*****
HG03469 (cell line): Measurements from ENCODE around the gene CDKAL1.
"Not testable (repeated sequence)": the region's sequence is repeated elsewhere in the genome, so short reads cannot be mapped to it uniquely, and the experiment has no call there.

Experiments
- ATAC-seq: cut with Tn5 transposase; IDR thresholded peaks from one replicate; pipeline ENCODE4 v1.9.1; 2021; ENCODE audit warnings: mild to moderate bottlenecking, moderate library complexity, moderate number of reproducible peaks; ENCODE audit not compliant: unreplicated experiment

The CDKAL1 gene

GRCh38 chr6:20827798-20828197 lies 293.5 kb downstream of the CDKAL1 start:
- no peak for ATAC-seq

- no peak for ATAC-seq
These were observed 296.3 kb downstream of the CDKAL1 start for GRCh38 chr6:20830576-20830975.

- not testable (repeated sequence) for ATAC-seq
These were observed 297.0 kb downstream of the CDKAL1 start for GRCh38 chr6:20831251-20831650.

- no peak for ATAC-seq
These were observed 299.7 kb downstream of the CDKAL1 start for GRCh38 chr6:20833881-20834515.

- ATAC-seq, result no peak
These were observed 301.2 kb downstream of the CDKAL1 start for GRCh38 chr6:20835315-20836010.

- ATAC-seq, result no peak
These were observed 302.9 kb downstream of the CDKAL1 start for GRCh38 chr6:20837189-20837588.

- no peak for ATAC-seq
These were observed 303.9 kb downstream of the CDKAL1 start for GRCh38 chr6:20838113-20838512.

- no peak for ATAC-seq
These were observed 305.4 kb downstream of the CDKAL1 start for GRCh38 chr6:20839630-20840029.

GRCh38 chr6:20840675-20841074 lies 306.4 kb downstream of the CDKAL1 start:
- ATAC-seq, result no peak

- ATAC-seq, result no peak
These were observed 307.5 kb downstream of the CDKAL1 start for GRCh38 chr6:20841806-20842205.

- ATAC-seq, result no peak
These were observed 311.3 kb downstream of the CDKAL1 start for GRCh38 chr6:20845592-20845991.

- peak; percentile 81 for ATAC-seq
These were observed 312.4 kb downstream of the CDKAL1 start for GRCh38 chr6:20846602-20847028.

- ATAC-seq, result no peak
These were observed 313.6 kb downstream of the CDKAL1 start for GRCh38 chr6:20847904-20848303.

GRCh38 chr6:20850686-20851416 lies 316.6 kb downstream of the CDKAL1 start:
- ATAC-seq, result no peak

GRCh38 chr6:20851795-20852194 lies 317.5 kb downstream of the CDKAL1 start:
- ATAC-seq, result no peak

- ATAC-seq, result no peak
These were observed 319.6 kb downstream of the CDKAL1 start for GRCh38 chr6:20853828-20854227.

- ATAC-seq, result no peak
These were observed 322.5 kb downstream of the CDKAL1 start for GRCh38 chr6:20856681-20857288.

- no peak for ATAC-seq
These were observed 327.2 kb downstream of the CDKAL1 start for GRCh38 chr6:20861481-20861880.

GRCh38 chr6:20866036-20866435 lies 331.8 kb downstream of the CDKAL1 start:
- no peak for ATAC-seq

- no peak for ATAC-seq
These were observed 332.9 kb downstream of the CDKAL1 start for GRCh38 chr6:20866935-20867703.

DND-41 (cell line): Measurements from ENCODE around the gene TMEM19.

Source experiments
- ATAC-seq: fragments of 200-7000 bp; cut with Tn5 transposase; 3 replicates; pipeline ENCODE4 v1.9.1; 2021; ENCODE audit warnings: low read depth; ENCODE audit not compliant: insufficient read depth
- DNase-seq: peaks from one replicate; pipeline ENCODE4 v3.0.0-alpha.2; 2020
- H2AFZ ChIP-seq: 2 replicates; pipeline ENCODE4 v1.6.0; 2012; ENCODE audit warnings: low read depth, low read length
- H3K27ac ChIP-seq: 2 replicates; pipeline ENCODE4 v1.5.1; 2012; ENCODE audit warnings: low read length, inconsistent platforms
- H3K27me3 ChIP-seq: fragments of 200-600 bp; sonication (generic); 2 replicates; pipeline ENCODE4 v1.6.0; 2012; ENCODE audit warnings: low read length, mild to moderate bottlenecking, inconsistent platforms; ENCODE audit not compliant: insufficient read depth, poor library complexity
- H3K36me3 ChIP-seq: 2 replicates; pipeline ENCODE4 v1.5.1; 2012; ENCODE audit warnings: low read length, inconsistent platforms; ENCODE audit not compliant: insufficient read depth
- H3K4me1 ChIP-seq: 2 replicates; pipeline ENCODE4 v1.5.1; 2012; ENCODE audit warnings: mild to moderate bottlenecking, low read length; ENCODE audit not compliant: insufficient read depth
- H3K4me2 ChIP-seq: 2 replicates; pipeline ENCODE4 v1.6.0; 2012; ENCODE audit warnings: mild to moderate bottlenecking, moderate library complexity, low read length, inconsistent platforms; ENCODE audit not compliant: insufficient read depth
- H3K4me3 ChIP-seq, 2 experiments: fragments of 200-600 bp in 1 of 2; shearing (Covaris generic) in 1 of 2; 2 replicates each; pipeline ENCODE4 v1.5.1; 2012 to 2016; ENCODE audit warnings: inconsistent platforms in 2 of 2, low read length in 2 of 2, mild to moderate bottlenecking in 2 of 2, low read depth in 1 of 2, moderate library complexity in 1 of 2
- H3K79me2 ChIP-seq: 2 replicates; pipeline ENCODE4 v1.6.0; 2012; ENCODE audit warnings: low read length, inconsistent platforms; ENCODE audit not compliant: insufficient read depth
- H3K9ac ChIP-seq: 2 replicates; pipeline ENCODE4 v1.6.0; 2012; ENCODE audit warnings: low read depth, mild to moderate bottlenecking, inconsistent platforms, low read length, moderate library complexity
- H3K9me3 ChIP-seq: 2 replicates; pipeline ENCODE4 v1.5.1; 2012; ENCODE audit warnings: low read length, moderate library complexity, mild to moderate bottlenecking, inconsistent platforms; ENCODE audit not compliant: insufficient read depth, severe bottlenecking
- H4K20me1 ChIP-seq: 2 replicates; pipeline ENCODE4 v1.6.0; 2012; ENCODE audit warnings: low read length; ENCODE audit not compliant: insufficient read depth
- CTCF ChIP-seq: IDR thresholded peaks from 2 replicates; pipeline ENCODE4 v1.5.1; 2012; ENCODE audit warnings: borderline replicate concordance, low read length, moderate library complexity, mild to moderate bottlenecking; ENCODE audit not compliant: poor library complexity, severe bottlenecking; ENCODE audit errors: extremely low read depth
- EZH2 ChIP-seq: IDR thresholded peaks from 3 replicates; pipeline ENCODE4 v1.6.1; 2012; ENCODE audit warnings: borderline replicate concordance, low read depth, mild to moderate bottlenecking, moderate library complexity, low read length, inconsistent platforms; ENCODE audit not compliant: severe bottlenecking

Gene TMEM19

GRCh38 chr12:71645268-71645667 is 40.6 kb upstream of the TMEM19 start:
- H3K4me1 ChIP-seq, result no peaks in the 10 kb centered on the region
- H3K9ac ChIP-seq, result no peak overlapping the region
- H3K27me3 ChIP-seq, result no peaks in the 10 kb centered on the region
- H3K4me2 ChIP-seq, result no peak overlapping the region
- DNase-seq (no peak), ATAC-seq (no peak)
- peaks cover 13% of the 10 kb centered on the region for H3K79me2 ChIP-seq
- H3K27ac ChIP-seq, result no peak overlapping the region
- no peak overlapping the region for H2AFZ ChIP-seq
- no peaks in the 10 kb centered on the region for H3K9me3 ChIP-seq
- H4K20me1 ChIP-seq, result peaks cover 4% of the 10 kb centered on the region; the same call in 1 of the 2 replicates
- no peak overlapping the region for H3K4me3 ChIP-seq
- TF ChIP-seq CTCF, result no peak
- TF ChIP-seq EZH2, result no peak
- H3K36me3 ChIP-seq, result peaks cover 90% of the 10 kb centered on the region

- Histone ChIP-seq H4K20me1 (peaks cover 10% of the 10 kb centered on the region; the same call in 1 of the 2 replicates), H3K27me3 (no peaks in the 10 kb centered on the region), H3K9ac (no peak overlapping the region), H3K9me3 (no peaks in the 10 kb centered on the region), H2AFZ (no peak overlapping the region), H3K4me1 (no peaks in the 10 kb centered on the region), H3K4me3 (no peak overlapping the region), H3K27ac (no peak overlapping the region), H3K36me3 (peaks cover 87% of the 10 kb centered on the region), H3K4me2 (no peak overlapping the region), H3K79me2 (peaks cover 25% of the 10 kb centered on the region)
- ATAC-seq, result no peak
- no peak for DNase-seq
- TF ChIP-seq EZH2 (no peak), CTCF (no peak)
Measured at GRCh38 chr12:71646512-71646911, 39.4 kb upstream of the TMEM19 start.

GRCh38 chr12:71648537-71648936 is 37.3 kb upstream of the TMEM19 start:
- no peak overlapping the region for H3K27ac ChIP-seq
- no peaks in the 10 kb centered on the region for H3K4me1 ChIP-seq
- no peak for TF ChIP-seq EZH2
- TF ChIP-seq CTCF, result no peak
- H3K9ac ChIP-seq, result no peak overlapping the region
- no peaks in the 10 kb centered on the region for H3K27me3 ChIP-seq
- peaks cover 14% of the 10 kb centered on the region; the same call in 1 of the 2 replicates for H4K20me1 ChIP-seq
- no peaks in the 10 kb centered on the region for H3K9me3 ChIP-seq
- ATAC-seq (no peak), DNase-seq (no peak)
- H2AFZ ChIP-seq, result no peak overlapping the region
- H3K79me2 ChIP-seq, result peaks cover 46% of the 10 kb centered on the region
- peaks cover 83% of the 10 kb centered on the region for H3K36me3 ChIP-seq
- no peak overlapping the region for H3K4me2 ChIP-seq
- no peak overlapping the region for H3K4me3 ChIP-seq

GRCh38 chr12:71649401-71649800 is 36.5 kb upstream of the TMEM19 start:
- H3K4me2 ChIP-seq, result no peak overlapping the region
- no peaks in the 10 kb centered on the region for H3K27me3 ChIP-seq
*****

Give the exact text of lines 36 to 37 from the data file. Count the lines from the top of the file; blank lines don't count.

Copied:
- ATAC-seq, result no peak
These were observed 319.6 kb downstream of the CDKAL1 start for GRCh38 chr6:20853828-20854227.